Notices for Users of the Albums

1. New Albums and some changes

 

The latest genera Albums added to the Operation Wildflower Site are the ones on Brunia, Quaqua and Paranomus. This means that photos and stories of plants belonging to these genera already on the Site have been moved from the more general Albums called Shrubs and Succulents into their own new Albums under Genera. 

 

There is a genus Album in every case where enough material has been accumulated to warrant a stand-alone grouping of photos and stories. There are now more than 170 such Albums on genera of South African plants. The biggest ones (most photos) belong to the genera Crassula, Euphorbia, Pelargonium and Aloe. Keep watching, more will be added! If there is no genus Album yet on the plant you are looking for, check under Types or the Search Box.

 

In order to access all items on a plant of interest, the Search Box should be used, entering the botanical name of the plant. Most photos and stories on a particular plant are likely to be posted under Genera, (or if there are only few of them, in the conglomerate categories under Types). Habitat, Regions or Parks and Gardens may also contain some material on a species searched for, showing in the list generated when using the Search Box. The latest Regions Album is the one on the Langkloof. A new Parks and Gardens Album for the Caledon Wildflower Garden has also been created from existing material.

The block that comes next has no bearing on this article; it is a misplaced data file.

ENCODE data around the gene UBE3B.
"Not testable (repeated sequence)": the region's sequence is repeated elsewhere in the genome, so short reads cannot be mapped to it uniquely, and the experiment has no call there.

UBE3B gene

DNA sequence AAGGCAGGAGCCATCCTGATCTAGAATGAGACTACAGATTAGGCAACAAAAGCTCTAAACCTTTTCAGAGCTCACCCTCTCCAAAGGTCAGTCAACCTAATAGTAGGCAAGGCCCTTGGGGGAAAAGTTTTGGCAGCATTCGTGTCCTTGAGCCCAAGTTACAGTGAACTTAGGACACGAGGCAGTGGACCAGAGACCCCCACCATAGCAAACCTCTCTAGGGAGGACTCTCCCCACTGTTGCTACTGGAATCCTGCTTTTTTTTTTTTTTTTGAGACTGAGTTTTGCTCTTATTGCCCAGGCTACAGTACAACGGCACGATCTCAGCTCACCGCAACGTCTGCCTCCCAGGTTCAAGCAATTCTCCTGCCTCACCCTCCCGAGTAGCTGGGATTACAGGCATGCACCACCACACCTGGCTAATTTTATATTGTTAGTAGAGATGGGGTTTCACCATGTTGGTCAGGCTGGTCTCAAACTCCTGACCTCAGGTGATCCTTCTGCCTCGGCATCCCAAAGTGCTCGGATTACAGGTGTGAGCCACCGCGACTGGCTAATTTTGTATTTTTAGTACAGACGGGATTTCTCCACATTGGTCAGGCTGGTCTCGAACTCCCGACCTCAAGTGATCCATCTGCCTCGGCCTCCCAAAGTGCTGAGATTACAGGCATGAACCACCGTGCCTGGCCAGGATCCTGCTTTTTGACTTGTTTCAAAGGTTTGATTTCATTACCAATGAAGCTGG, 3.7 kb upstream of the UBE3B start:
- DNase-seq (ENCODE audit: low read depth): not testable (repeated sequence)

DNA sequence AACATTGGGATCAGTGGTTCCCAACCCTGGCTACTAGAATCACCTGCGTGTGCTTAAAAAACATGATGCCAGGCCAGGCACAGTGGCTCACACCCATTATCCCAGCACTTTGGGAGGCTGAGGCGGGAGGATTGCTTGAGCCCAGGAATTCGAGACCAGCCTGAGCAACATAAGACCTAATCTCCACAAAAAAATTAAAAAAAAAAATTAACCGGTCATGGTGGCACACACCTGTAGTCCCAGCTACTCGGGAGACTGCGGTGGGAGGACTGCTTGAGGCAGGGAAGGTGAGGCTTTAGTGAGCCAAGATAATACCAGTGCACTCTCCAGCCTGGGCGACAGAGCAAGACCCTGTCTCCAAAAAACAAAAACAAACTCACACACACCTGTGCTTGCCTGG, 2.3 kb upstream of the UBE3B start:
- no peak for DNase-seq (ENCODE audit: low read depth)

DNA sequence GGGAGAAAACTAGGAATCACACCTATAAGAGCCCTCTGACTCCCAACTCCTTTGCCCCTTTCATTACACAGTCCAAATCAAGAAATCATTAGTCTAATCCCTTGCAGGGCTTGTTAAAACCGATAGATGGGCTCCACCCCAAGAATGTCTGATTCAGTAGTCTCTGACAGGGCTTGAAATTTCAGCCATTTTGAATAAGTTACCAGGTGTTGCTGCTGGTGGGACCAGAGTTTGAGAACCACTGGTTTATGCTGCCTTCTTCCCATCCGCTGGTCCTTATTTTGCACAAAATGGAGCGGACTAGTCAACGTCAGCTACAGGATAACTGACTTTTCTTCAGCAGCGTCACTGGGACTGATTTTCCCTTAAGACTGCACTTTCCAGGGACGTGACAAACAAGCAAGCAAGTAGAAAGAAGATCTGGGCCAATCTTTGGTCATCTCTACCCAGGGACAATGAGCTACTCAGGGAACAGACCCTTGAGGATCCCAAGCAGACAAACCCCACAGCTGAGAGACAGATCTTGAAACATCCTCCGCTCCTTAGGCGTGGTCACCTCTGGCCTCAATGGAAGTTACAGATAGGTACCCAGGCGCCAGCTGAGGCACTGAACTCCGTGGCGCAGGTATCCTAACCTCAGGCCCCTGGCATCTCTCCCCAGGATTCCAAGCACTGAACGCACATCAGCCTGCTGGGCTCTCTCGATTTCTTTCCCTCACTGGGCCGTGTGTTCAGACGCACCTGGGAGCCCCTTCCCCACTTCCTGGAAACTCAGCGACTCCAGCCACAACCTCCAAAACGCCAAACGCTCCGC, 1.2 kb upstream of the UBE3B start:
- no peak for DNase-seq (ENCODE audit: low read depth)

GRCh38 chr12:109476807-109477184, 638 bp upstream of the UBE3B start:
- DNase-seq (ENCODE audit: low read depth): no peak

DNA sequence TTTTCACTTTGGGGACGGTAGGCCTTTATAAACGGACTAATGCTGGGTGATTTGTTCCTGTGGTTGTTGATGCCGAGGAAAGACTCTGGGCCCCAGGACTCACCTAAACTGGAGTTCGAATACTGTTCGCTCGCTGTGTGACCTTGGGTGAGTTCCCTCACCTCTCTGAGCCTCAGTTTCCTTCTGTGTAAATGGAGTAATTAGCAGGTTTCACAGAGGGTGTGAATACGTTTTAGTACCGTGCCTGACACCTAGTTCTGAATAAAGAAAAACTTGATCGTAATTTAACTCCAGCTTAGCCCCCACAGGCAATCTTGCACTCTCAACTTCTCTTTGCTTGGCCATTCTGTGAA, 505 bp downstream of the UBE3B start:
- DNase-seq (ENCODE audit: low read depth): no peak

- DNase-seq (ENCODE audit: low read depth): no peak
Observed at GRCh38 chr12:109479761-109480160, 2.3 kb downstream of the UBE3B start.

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Sutherlandia frutescens

Botanical name

Sutherlandia frutescens

Other names

Cancer bush; kankerbos (Afrikaans); Lessertia frutescens; umnwele (Xhosa and Zulu); phetola (Tswana)

Family

Fabaceae

Dimensions

Spreading shrub up to 1 m; some of the long branches tend to become prostrate

Description of stem

 

Description of leaves

Pinnately compound, feathery leaves; the hairy aspect makes the plant look silvery

Description of flowers

Pink to reddish pea-type flowers on short racemes in leaf axils of more than 3 cm appearing in winter or early spring

Desciption of seed/fruit

Conspicuous and decorative, inflated papery, pink and greenish-yellow puffed (legume type)seed pods of up to 5 cm

Description of roots

As other plants from this family it fixes atmospheric nitrogen in the soil via a symbiotic relationship with bacteria that receive sugars from the plant and deposits the nitrogen in the roots; the plant converts the nitrogen into ammonia that it uses

Variation

Several similar species exist which makes identification difficult

 

 

Propagation and cultivation

Grows easily from seed, to be watered in winter

Tolerances

Copes in a variety of soil types, prefers good drainage; withstands mild frost

Uses

Widely used as a medicine, among other things in the treatment of cancer and in pharmaceutical products; grazed; popular garden plant

Ecological rarity

Common

Pests and diseases

 

Other

A study by the Universities of the Western Cape and Missouri reported no adverse effects of ingesting leaf powder capsules of the plant in healthy adults; some studies to ascertain the plant's possible use in treating HIV-AIDS infection as an immune system booster has not yet yielded results,whilst reports of CD4 counts increasing after use have been reported

Location

In Karoo and various other veld types, also where the vegetation has been disturbed

Distribution (SA provinces)

Western, Eastern and Northern Cape

Country

South Africa


Sutherlandia frutescens published by William Curtis (1792)

Sutherlandia frutescens; Photographed by Ricky Vogel

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